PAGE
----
A proposal to greenlight the ordination of married priests in the nine-nation Amazon region of Latin America was one of the most intensely debated issues at the Vatican’s 2019 synod on the Amazon. Although the proposal received the necessary two-thirds majority vote for approval of the synod members at the end of the assembly, Francis has so far declined to move on the request. 

A similar proposal was included in the final synthesis document of the 2023 October synod on synodality, in which Scicluna participated, and further discussion on the topic is expected when the synod reconvenes for a second session in October 2024.

« What you learn through experience is that you have to factor in human frailty, and the fact that people mature into different situations; they find themselves in a different place psychologically, spiritually, » said Scicluna. « This is something that … the church at the highest authority will have to decide. »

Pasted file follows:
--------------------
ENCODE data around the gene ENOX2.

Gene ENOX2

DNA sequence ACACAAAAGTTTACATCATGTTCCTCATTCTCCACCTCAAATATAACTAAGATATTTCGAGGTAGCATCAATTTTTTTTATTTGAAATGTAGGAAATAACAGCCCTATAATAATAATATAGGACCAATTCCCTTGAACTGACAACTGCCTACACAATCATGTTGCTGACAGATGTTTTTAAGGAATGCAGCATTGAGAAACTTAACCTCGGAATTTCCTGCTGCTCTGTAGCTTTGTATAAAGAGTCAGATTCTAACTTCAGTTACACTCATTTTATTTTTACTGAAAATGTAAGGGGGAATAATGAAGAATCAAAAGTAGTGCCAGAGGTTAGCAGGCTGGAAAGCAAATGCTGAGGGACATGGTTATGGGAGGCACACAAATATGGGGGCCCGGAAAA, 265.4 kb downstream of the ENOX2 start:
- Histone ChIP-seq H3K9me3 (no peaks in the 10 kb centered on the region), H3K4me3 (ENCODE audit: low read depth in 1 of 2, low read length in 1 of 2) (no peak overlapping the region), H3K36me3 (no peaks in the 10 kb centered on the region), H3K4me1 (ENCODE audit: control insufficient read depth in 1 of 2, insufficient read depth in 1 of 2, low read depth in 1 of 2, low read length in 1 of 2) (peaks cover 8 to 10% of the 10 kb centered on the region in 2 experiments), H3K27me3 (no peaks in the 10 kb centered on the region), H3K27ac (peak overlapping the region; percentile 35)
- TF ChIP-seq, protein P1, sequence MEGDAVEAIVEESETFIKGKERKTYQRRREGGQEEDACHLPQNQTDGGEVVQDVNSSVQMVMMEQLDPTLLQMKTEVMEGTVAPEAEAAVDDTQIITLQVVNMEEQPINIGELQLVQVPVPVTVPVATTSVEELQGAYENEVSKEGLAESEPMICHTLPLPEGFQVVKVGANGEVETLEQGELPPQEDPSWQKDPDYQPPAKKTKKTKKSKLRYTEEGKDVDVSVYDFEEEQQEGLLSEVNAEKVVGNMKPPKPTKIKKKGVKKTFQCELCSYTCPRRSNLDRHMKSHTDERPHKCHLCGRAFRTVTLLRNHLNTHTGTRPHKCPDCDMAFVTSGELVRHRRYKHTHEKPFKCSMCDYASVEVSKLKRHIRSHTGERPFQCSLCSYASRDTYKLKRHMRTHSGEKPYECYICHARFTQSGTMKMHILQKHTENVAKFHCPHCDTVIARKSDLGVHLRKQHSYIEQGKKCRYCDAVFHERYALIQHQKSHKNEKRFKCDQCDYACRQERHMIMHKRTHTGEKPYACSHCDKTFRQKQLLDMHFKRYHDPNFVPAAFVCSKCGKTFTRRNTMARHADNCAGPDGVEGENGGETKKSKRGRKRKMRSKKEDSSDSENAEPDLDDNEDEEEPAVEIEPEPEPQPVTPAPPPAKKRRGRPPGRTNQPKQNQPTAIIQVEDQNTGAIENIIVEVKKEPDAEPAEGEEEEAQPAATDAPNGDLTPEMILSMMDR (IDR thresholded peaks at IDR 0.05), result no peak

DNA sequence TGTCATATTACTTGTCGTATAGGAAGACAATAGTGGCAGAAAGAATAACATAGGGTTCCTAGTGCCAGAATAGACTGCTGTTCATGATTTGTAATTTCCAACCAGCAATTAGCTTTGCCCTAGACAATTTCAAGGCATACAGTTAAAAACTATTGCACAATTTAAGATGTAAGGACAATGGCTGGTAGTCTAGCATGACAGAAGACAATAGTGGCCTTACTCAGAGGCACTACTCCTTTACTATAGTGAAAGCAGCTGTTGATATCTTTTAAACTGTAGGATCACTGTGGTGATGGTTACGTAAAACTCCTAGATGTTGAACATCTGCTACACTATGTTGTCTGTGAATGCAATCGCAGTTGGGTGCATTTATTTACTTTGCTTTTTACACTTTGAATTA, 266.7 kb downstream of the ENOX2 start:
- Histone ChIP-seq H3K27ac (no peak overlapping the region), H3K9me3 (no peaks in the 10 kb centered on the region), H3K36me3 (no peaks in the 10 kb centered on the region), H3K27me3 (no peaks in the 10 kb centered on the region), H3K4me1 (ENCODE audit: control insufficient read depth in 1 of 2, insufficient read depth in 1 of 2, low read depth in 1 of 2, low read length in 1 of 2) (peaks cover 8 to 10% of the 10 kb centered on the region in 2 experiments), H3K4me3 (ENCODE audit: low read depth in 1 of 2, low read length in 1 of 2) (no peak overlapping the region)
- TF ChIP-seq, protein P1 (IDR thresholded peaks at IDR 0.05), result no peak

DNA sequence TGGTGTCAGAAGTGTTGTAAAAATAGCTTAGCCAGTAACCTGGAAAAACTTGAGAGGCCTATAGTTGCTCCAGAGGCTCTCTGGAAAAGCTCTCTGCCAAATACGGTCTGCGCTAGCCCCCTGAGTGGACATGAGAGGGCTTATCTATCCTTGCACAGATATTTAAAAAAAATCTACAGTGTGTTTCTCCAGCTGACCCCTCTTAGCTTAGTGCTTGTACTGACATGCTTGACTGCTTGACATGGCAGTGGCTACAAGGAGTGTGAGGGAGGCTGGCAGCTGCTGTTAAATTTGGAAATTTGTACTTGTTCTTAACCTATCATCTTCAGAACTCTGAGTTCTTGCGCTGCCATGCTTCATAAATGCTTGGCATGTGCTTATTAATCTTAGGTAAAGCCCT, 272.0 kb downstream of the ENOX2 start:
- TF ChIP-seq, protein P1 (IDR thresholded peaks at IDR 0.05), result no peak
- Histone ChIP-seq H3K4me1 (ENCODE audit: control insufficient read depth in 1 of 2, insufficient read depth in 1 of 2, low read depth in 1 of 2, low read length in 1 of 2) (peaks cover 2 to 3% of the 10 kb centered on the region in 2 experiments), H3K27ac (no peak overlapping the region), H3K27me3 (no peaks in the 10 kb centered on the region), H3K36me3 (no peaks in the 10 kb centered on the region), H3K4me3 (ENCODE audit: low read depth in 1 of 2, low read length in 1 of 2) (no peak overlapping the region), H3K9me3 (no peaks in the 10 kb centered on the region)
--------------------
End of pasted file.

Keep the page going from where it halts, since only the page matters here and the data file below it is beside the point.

Scicluna’s remarks on « The Vatican Briefing » came in an interview timed to coincide with the five-year anniversary of Francis’ historic 2019 summit on clergy sex abuse, when the pope summoned the heads of the world’s Catholic bishops’ conferences to Rome to discuss the protection of minors. 

One of the major outcomes of that meeting was the promulgation of a sweeping new church law, Vos Estis Lux Mundi (« You are the light of the world »), mandating for the first time that all priests and members of religious orders worldwide are obligated to report any suspicions of abuse or its cover-up.

While the law was initially adopted on an experimental basis, in March 2023, the pope made the law permanent and extended it to also apply to lay leaders who head international Catholic associations recognized by the Vatican. 

Reflecting on its significance, Scicluna said the law is notable for providing a « special procedure that ensures and guarantees accountability, but also responsibility » for « how to investigate people in leadership. »